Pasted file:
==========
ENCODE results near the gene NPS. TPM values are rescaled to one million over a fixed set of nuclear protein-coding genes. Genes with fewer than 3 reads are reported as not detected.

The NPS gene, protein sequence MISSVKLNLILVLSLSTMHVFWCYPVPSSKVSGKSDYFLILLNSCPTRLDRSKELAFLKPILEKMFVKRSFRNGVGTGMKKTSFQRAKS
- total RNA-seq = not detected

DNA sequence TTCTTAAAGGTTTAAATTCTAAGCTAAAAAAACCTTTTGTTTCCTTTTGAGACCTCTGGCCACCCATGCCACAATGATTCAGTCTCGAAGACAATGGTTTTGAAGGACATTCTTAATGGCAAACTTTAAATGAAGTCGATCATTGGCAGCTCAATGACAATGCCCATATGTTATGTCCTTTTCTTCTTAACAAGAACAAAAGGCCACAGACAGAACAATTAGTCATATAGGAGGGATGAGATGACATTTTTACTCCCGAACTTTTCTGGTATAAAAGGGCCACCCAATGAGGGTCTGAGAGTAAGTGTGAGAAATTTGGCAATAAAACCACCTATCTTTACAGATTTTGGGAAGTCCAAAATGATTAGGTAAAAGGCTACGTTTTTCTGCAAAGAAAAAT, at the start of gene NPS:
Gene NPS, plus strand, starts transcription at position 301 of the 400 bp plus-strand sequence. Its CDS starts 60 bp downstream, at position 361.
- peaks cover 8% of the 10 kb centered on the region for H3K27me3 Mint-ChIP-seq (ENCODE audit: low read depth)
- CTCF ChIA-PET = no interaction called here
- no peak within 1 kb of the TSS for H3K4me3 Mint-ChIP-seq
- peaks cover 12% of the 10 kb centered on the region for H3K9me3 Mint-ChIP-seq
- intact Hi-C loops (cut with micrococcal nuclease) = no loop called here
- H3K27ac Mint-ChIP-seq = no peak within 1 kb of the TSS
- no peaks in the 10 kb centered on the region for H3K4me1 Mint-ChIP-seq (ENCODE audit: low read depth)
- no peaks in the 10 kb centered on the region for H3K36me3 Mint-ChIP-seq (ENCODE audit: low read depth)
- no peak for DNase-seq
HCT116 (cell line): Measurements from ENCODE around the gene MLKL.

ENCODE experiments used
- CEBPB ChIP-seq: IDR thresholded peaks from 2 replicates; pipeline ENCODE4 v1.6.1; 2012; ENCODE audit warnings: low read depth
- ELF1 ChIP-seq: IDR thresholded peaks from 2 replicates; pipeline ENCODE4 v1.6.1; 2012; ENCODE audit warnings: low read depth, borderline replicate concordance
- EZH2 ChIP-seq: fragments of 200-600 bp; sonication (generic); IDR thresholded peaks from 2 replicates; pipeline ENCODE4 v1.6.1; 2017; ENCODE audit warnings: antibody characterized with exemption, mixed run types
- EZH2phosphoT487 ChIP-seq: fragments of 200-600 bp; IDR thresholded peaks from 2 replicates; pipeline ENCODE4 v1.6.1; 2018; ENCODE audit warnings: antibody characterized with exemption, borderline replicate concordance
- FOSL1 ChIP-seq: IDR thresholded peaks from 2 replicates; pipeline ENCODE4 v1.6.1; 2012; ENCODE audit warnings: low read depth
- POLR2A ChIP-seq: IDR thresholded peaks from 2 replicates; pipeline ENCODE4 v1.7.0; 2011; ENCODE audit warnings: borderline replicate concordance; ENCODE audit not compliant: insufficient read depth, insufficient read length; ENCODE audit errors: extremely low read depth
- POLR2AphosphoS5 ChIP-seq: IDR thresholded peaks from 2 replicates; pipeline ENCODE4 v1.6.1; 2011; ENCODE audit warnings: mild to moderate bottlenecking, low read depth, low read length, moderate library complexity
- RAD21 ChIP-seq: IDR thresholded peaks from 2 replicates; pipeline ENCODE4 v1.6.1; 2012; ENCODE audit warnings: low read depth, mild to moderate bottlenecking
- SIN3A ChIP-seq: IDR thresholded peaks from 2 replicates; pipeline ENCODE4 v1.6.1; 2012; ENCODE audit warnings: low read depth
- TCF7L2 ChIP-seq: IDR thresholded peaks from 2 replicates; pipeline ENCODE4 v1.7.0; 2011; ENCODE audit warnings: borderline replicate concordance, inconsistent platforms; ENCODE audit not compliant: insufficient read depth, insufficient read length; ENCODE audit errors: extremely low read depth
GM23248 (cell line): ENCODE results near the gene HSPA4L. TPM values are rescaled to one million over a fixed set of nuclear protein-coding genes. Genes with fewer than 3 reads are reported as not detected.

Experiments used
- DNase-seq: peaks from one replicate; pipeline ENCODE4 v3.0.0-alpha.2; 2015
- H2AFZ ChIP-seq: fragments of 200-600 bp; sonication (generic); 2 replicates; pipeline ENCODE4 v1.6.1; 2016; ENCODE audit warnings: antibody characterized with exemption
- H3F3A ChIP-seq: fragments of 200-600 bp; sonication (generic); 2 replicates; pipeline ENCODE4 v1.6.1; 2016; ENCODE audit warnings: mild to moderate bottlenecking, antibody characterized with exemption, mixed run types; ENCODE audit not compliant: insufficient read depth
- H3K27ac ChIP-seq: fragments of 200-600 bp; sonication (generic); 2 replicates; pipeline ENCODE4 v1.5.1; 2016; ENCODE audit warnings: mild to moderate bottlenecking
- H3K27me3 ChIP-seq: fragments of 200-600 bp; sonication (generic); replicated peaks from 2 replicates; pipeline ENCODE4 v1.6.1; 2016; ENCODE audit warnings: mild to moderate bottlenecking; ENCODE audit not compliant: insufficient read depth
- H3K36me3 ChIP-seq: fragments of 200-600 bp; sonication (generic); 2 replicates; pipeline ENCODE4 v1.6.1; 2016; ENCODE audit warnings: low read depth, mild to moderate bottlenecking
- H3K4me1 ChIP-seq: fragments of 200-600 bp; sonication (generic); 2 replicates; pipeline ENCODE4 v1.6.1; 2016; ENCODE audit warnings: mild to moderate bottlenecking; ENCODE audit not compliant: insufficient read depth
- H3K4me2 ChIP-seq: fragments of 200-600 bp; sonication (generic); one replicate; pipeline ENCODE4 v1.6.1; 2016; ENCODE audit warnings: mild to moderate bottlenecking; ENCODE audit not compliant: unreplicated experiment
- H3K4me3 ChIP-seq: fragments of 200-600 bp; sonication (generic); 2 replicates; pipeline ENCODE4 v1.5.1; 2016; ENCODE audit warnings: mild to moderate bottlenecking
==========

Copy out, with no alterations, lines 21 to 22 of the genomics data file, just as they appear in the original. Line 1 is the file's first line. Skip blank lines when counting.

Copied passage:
- FOSL1 ChIP-seq: IDR thresholded peaks from 2 replicates; pipeline ENCODE4 v1.6.1; 2012; ENCODE audit warnings: low read depth
- POLR2A ChIP-seq: IDR thresholded peaks from 2 replicates; pipeline ENCODE4 v1.7.0; 2011; ENCODE audit warnings: borderline replicate concordance; ENCODE audit not compliant: insufficient read depth, insufficient read length; ENCODE audit errors: extremely low read depth